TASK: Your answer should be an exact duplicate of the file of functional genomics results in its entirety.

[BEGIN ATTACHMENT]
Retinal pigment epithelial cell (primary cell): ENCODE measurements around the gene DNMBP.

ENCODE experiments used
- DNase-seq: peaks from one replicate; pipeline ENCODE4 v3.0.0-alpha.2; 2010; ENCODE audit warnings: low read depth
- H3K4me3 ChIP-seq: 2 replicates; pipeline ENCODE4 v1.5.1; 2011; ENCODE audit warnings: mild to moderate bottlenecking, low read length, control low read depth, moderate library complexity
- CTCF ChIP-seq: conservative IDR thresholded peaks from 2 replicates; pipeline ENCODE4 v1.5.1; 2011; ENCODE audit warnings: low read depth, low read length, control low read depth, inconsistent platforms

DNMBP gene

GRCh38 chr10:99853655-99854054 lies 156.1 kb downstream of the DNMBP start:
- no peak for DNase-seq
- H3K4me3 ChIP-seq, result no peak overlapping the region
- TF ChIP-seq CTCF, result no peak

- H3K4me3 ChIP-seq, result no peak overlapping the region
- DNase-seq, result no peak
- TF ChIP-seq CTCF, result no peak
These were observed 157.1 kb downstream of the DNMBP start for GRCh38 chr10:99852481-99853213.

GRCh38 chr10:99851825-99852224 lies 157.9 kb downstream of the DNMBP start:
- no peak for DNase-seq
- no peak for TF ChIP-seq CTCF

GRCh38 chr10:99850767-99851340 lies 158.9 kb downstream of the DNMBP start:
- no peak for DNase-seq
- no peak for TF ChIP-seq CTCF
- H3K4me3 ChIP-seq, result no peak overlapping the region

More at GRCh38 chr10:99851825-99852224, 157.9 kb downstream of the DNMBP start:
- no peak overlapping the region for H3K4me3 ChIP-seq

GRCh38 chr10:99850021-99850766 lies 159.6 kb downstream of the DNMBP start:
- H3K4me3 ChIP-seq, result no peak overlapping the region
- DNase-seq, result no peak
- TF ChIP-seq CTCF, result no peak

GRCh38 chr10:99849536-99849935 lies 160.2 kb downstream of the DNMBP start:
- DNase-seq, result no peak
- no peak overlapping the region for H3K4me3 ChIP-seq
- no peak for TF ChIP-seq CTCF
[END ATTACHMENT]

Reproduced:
Retinal pigment epithelial cell (primary cell): ENCODE measurements around the gene DNMBP.

ENCODE experiments used
- DNase-seq: peaks from one replicate; pipeline ENCODE4 v3.0.0-alpha.2; 2010; ENCODE audit warnings: low read depth
- H3K4me3 ChIP-seq: 2 replicates; pipeline ENCODE4 v1.5.1; 2011; ENCODE audit warnings: mild to moderate bottlenecking, low read length, control low read depth, moderate library complexity
- CTCF ChIP-seq: conservative IDR thresholded peaks from 2 replicates; pipeline ENCODE4 v1.5.1; 2011; ENCODE audit warnings: low read depth, low read length, control low read depth, inconsistent platforms

DNMBP gene

GRCh38 chr10:99853655-99854054 lies 156.1 kb downstream of the DNMBP start:
- no peak for DNase-seq
- H3K4me3 ChIP-seq, result no peak overlapping the region
- TF ChIP-seq CTCF, result no peak

- H3K4me3 ChIP-seq, result no peak overlapping the region
- DNase-seq, result no peak
- TF ChIP-seq CTCF, result no peak
These were observed 157.1 kb downstream of the DNMBP start for GRCh38 chr10:99852481-99853213.

GRCh38 chr10:99851825-99852224 lies 157.9 kb downstream of the DNMBP start:
- no peak for DNase-seq
- no peak for TF ChIP-seq CTCF

GRCh38 chr10:99850767-99851340 lies 158.9 kb downstream of the DNMBP start:
- no peak for DNase-seq
- no peak for TF ChIP-seq CTCF
- H3K4me3 ChIP-seq, result no peak overlapping the region

More at GRCh38 chr10:99851825-99852224, 157.9 kb downstream of the DNMBP start:
- no peak overlapping the region for H3K4me3 ChIP-seq

GRCh38 chr10:99850021-99850766 lies 159.6 kb downstream of the DNMBP start:
- H3K4me3 ChIP-seq, result no peak overlapping the region
- DNase-seq, result no peak
- TF ChIP-seq CTCF, result no peak

GRCh38 chr10:99849536-99849935 lies 160.2 kb downstream of the DNMBP start:
- DNase-seq, result no peak
- no peak overlapping the region for H3K4me3 ChIP-seq
- no peak for TF ChIP-seq CTCF